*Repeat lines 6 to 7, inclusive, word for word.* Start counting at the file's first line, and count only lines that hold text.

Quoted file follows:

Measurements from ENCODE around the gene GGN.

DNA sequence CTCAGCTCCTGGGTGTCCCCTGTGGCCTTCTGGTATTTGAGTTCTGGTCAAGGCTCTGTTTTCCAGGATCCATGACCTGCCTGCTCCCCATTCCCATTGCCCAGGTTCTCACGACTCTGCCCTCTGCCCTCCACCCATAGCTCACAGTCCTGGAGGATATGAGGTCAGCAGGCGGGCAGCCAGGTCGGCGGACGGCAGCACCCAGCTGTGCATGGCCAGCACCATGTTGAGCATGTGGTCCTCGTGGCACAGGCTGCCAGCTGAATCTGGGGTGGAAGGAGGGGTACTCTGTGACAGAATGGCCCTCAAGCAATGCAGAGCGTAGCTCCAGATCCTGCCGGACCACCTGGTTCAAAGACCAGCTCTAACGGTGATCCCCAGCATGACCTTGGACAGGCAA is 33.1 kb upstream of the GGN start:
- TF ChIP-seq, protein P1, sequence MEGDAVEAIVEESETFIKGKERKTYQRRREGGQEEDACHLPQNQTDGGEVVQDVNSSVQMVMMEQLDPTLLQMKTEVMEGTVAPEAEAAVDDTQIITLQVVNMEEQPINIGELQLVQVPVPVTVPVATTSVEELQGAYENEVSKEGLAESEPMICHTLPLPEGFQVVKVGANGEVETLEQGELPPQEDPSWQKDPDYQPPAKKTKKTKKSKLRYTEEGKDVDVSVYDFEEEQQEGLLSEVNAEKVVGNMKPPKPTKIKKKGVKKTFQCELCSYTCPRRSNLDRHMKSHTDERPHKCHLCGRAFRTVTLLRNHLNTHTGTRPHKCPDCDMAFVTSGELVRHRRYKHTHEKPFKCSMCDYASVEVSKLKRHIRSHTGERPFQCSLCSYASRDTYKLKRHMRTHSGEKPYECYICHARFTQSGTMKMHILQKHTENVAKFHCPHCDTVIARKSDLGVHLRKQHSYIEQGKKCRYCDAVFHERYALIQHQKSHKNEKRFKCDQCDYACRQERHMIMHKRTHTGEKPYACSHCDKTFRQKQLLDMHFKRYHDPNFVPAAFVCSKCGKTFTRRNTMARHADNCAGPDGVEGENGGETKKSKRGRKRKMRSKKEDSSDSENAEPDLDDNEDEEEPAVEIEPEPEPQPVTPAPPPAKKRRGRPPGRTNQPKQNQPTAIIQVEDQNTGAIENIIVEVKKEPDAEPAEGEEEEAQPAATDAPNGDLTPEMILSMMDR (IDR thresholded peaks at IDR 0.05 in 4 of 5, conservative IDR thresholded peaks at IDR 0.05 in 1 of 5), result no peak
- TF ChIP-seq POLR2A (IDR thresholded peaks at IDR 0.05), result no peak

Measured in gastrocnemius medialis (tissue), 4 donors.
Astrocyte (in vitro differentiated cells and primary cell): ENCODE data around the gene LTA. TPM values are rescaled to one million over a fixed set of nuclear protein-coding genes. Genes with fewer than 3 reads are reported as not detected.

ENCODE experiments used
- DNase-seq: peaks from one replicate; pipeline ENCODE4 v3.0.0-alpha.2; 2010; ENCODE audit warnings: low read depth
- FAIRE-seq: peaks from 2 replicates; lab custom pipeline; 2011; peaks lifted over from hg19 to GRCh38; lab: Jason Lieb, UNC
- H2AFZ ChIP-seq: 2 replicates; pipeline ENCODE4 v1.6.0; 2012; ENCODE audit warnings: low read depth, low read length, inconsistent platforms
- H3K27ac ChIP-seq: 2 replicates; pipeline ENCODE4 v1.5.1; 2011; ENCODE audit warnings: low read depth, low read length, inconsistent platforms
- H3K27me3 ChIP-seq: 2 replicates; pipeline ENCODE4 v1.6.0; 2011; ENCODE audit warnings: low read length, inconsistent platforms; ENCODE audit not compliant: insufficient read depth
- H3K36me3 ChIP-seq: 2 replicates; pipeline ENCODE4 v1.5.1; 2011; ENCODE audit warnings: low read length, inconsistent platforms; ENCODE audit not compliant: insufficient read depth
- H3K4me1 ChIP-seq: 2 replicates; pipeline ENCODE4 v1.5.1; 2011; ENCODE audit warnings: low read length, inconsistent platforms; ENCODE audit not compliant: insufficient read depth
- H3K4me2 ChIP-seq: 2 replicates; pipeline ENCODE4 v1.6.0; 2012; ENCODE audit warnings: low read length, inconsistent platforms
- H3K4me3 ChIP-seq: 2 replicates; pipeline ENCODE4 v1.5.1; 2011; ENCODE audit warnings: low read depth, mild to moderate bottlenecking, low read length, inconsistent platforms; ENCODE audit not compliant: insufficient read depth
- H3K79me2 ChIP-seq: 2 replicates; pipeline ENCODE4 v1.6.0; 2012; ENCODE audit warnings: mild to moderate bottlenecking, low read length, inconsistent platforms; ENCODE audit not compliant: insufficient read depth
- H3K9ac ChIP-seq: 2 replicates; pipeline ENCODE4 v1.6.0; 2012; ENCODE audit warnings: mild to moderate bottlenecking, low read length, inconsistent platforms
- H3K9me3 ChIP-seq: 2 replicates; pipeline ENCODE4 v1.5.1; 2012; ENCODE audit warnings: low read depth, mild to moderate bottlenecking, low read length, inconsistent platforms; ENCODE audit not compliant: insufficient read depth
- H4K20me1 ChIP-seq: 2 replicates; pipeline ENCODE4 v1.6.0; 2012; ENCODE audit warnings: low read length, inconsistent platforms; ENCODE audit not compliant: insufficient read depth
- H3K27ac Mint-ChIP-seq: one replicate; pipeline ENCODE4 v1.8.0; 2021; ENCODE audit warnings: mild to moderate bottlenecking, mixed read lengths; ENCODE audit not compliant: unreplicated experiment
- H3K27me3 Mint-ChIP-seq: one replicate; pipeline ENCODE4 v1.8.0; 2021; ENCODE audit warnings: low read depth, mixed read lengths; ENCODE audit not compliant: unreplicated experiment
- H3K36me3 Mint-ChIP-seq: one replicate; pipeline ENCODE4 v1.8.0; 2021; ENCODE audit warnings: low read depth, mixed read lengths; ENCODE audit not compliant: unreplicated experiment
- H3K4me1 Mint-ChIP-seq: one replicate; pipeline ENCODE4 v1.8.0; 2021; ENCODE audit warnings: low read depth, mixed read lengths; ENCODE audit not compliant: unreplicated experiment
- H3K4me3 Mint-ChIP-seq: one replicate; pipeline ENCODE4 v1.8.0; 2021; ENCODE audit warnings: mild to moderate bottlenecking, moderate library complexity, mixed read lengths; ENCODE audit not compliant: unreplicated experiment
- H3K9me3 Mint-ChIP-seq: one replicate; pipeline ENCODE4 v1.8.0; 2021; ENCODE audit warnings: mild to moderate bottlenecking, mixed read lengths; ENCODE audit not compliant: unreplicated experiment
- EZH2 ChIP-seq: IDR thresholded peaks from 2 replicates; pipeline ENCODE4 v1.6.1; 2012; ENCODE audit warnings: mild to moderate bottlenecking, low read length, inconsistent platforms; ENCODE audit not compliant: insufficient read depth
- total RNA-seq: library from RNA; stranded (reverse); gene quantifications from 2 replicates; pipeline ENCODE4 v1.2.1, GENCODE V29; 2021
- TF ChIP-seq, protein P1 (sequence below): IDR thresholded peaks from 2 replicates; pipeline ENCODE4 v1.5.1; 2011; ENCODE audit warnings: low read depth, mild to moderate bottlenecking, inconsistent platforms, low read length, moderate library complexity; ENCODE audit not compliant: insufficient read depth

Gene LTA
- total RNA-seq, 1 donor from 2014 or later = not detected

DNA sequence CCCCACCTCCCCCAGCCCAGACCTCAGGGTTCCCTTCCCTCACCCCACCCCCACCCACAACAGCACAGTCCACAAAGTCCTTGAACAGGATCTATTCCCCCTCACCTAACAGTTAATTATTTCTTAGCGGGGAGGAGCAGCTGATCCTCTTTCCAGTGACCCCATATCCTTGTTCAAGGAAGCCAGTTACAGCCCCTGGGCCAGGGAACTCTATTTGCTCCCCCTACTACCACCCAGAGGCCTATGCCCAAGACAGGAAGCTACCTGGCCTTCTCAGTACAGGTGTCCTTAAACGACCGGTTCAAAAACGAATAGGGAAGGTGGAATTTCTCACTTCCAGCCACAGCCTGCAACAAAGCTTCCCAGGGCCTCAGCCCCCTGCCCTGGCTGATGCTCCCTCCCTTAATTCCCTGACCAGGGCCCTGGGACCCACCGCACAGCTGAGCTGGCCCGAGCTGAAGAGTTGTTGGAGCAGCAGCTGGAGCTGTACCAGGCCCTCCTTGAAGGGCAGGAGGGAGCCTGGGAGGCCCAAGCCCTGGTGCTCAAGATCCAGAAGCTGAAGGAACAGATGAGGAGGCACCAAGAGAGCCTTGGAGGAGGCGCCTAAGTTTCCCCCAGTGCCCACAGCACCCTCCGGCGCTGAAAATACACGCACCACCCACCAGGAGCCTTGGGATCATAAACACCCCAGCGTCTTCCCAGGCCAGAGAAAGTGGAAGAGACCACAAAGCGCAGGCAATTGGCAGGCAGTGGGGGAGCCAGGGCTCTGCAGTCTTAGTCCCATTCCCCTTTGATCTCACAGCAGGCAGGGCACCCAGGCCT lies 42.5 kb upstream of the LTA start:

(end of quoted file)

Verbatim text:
Astrocyte (in vitro differentiated cells and primary cell): ENCODE data around the gene LTA. TPM values are rescaled to one million over a fixed set of nuclear protein-coding genes. Genes with fewer than 3 reads are reported as not detected.

ENCODE experiments used